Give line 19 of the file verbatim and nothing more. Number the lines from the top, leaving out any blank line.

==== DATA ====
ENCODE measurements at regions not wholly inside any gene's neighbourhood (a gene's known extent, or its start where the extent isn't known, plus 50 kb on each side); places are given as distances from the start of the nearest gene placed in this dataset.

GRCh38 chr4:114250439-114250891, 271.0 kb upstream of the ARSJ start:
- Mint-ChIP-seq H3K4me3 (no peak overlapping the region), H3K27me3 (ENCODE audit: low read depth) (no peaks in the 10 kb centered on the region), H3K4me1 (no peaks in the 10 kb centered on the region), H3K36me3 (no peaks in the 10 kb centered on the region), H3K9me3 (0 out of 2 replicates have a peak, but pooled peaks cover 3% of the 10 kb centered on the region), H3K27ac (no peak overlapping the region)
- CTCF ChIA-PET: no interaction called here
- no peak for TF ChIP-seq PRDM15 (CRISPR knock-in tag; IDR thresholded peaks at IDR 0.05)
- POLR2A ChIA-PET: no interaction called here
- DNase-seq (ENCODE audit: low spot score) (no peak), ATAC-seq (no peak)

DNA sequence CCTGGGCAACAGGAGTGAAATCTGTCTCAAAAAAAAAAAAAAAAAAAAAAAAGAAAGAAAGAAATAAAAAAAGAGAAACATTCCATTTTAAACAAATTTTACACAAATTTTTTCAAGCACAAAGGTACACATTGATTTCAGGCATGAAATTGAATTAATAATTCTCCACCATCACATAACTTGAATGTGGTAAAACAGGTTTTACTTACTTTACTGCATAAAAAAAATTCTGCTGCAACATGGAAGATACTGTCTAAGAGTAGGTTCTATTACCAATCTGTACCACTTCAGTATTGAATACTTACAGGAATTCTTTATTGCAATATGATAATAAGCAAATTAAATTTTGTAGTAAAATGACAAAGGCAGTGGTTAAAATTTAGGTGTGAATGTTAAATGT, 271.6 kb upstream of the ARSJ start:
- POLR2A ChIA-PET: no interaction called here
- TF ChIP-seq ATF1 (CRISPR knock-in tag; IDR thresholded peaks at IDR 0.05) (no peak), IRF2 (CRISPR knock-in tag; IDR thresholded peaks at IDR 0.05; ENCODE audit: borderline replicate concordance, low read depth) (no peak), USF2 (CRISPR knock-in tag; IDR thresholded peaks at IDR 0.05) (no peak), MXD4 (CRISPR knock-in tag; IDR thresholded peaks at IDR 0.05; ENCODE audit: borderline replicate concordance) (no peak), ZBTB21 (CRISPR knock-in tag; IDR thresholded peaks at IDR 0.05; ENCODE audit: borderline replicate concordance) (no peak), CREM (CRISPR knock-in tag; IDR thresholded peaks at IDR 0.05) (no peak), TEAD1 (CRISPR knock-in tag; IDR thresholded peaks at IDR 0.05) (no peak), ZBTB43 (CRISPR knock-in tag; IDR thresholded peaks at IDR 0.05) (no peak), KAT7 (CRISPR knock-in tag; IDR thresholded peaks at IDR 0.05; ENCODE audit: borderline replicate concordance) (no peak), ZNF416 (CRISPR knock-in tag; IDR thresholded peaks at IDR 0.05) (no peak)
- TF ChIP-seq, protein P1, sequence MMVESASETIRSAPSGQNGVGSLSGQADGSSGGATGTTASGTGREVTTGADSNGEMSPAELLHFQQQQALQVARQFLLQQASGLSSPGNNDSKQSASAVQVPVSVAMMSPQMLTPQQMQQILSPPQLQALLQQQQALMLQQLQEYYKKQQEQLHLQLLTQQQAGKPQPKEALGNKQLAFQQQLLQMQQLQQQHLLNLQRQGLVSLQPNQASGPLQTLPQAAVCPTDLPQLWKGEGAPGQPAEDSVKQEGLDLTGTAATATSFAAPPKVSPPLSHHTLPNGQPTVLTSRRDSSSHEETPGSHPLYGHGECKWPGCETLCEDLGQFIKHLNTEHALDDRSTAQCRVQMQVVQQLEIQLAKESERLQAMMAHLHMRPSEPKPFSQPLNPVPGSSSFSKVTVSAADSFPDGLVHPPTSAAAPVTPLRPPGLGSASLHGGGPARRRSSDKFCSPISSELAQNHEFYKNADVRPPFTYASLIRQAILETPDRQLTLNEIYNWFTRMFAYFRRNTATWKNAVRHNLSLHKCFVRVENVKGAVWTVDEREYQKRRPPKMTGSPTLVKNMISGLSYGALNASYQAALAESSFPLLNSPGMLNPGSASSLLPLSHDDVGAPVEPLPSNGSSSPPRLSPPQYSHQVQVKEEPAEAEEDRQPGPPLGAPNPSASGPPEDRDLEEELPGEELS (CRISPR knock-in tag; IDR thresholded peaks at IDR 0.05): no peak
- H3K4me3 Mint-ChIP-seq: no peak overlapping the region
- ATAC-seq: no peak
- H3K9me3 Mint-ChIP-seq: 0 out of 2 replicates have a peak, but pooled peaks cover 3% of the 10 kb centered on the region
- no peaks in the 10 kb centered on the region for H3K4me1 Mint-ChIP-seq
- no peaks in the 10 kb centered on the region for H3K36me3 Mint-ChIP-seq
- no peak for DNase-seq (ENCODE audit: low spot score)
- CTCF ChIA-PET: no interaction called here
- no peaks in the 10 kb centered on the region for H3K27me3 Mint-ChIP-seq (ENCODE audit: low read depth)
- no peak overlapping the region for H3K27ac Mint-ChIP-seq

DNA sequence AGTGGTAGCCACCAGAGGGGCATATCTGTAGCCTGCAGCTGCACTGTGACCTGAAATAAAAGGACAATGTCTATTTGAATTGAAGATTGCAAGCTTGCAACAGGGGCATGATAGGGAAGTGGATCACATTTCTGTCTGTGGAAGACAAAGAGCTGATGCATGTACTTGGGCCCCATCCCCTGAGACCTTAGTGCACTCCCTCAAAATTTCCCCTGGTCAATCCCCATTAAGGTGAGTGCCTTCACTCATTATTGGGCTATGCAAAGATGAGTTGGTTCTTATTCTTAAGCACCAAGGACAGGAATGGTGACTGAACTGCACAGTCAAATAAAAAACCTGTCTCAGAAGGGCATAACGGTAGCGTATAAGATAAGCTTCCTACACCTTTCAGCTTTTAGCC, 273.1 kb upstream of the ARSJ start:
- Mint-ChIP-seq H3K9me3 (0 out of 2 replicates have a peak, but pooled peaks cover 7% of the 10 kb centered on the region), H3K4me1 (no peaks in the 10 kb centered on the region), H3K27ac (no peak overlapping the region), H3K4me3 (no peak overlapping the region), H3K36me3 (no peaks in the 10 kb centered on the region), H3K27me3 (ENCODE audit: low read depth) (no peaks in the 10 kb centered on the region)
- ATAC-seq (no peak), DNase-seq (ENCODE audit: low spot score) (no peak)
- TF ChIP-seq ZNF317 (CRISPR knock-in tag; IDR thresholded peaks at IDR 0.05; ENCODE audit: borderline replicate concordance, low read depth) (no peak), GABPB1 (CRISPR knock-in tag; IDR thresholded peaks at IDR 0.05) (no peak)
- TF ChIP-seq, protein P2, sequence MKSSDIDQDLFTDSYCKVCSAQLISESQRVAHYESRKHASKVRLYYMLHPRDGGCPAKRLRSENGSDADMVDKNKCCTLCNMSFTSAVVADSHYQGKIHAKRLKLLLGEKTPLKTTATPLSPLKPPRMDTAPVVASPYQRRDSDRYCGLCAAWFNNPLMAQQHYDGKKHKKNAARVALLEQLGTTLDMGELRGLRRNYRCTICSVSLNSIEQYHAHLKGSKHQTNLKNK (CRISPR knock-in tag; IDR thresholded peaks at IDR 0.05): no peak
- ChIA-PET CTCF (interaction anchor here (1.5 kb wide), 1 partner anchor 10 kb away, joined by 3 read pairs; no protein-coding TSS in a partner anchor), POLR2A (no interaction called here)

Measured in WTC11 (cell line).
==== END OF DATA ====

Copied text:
- no peaks in the 10 kb centered on the region for H3K27me3 Mint-ChIP-seq (ENCODE audit: low read depth)